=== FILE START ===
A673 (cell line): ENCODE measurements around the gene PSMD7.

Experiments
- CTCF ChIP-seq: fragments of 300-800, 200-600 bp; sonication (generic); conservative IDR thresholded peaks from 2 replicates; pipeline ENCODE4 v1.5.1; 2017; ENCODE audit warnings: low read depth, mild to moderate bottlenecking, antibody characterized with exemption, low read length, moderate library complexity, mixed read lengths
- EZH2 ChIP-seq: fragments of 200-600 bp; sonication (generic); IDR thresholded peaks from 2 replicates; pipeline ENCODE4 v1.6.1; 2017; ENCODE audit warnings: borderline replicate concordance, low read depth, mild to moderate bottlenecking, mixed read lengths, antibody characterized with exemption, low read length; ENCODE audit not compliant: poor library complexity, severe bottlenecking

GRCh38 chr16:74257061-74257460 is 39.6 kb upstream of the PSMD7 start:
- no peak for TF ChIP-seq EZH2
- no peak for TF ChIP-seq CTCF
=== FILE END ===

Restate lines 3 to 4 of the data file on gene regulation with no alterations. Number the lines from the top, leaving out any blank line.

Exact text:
- CTCF ChIP-seq: fragments of 300-800, 200-600 bp; sonication (generic); conservative IDR thresholded peaks from 2 replicates; pipeline ENCODE4 v1.5.1; 2017; ENCODE audit warnings: low read depth, mild to moderate bottlenecking, antibody characterized with exemption, low read length, moderate library complexity, mixed read lengths
- EZH2 ChIP-seq: fragments of 200-600 bp; sonication (generic); IDR thresholded peaks from 2 replicates; pipeline ENCODE4 v1.6.1; 2017; ENCODE audit warnings: borderline replicate concordance, low read depth, mild to moderate bottlenecking, mixed read lengths, antibody characterized with exemption, low read length; ENCODE audit not compliant: poor library complexity, severe bottlenecking